Video game cables | Introduction to Video Cable Types: The Difference Between VGA, DVI, and HDMI Ports
Video game cablesAs technology has advanced, so have the cables required for equipment. Even though many manufacturers are moving to wireless solutions, you may still need some form of cable at all times. This is especially true for video equipment. TVs, monitors, and peripherals require a variety of cables and connections to function properly. So, what's the difference between them and which ones do you need? Let's take a look at some of the most popular types of video cables and when you need to use each.
VGA stands for Video Graphics Array. The connection was developed by IBM in 1987, making it one of the oldest video connections still in use today. It is widely used in video cards, televisions, computer monitors and laptops. VGA can support a maximum resolution of 640x480 with 16 colors, although you can increase the color to 256 by lowering the resolution to 320x200. This is called mode 13h and is usually used when booting the computer into safe mode. Mode 13h was frequently used in video games in the late 1980s. VGA is capable of transmitting RBGHV video signals, including red, blue, green, horizontal sync and vertical sync. The iconic blue adapter has screws on both sides to secure the connection. The socket consists of 15 pins arranged in three rows of five. It's since been surpassed by digital connections like HDMI and DVI, but it's still popular thanks to the rise of nostalgic gaming and its inclusion in cheap monitors and monitors.
RCA leads are one of the most intuitive video cables. Red, white and yellow plugs are synonymous with audiovisual equipment produced in the 1990s and early 2000s. It's also the primary connection for many consoles, including the Nintendo Wii. Most TVs no longer support RCA inputs.
The Digital Display Interface Working Group introduced the Digital Visual Interface (DVI) in 1999, the successor to the VGA cable. A DVI connection can transmit uncompressed digital video in one of three different modes: DVI-I (integrated) combines digital and analog in the same connector.
DVI-D (Digital) only supports digital signals.
DVI-A (analog) only supports analog.
DVI-I and DVI-D can be in single-link or dual-link form. Single link can support 1920x1200 at 60Hz, while adding a second digital transmitter for dual link means the resolution can be increased to 2560x1600 at 60Hz.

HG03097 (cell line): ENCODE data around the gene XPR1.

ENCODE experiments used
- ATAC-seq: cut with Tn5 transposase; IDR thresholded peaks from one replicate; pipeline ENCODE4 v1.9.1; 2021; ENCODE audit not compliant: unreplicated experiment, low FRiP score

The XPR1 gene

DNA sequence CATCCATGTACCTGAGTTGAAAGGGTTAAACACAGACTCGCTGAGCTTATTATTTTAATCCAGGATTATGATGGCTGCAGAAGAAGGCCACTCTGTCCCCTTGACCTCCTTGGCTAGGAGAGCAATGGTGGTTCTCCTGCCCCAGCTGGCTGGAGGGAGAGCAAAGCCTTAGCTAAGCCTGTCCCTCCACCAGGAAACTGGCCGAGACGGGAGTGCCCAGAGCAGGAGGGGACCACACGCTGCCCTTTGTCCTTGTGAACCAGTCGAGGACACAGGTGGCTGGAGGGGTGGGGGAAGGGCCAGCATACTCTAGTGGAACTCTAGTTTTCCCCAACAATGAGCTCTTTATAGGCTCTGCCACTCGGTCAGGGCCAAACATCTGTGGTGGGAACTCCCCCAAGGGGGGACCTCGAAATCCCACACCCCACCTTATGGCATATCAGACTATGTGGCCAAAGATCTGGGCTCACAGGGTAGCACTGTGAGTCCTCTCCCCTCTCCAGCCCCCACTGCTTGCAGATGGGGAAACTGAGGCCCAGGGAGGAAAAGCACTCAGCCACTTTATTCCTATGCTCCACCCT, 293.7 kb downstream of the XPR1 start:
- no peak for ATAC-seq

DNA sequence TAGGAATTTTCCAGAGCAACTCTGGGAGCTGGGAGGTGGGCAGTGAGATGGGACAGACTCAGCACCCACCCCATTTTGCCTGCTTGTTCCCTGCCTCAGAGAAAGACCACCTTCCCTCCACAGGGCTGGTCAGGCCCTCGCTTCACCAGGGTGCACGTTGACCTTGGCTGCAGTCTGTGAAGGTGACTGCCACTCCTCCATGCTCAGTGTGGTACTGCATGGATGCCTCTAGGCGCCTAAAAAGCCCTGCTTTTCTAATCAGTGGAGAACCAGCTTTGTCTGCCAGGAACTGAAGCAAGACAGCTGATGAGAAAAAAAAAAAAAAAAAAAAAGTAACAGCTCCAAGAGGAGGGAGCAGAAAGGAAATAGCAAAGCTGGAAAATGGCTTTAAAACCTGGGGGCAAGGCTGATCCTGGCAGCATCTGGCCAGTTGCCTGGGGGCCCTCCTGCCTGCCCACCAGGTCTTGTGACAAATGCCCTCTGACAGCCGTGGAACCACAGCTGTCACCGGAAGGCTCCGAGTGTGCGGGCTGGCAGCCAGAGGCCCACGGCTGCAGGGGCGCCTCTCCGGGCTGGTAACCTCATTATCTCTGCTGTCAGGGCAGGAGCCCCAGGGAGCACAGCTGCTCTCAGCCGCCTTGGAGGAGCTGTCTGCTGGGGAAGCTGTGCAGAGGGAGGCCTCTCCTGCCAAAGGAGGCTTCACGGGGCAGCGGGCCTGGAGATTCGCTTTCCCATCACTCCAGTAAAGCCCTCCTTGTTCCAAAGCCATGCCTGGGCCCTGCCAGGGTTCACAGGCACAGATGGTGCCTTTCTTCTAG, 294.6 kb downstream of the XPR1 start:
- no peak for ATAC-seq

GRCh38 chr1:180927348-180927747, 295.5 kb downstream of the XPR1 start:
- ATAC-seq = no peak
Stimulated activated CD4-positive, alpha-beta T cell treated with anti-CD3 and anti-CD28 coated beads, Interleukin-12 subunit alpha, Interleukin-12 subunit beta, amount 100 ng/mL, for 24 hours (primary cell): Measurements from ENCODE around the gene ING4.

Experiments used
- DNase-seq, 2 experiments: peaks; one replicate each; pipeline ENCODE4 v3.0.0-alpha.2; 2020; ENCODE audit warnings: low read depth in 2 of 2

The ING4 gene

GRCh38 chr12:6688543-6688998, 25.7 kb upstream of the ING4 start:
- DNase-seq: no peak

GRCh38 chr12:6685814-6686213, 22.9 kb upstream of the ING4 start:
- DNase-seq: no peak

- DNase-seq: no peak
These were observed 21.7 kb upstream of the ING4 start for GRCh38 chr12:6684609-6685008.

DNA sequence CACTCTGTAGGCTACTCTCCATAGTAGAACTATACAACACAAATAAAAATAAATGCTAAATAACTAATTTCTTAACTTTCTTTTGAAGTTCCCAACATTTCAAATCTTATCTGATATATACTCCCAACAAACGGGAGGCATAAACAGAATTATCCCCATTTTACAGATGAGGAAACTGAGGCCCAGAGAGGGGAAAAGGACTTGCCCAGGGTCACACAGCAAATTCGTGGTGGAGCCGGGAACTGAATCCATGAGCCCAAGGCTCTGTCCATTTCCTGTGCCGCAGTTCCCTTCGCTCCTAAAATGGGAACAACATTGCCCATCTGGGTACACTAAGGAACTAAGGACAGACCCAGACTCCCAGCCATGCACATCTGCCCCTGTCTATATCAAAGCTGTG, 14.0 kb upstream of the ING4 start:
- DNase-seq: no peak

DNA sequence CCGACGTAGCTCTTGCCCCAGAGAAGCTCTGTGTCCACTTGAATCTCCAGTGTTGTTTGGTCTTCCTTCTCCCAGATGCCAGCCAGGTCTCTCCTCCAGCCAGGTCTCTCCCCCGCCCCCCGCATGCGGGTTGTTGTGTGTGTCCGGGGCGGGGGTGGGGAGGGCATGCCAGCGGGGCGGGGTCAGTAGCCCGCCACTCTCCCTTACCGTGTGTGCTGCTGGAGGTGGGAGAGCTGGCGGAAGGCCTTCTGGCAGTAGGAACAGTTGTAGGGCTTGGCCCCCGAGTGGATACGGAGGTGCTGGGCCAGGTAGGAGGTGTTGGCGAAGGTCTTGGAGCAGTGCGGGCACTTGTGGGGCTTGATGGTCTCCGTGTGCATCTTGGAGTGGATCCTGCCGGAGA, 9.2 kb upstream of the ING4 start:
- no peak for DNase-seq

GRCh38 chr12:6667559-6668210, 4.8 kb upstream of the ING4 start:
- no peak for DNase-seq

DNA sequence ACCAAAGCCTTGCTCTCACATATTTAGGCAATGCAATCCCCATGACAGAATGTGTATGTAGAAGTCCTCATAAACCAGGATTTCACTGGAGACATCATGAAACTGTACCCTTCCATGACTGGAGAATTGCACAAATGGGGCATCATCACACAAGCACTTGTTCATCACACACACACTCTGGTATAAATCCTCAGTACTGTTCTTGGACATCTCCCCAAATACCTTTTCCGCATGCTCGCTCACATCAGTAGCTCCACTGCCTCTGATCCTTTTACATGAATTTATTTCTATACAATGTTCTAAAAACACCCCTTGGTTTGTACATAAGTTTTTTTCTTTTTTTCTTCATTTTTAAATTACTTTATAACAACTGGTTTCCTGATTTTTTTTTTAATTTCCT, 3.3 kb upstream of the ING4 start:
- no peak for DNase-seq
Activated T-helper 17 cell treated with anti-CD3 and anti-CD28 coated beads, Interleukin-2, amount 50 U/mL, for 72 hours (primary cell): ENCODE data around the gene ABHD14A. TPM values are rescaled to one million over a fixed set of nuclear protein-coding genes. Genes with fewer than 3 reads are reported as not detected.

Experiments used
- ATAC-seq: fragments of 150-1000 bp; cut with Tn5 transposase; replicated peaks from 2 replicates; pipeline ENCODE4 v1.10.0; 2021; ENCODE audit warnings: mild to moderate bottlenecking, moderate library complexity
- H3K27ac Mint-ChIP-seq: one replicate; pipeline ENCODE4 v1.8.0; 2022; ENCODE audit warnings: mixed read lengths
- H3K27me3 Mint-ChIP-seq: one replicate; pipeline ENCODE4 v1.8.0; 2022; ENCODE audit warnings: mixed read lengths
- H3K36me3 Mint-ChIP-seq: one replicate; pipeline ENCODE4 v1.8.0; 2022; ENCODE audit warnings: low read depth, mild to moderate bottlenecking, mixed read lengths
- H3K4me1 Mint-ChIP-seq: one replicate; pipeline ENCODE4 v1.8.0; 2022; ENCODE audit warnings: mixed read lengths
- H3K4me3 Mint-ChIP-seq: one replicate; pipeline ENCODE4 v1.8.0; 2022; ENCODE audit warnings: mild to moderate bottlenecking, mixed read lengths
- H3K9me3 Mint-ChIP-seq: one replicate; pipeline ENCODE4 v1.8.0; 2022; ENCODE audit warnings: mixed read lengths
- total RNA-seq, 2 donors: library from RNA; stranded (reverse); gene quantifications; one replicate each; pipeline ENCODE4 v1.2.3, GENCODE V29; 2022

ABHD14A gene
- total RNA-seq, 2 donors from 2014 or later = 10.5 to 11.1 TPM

To prevent VGA devices from being forced out, DVI was developed to support analog connections using DVI-A mode. This means that DVI connections and devices are backward compatible with VGA connections.
The most popular digital video connection is the High Definition Media Input, also known as HDMI. The proprietary interface was created by several electronics companies including Sony, Sanyo and Toshiba. HDMI connections transmit uncompressed video and audio to computer monitors, TVs, and DVD or Blu-ray players. The HDMI standard has undergone many iterations to accommodate technological advancements. The latest is HDMI 2.1, launched in 2017. Among other technical changes, the update improves support for 4K and 8K resolutions and increases the HDMI bandwidth to 48 Gbit/s. Importantly, HDMI cables are backward compatible, so you can use cables with the latest features on older devices. And vice versa, which means you can use older cables with HDMI 2.1 compliant devices. This is useful because the HDMI Forum has previously ruled that no HDMI cable or device can display the standard they were made to and therefore cannot determine the configuration of the settings. HDMI uses the same video format standard as DVI, so the two are compatible by using an adapter. Since no signal conversion is required, there is also no loss of quality. Although unlike HDMI, DVI does not support audio. There are three commonly used HDMI interfaces. Type A is a full-size HDMI connection for TVs and home theater equipment. Mini-HDMI (Type C) is commonly used in laptops and tablets, while Micro-HDMI (Type D) is mostly used in mobile devices.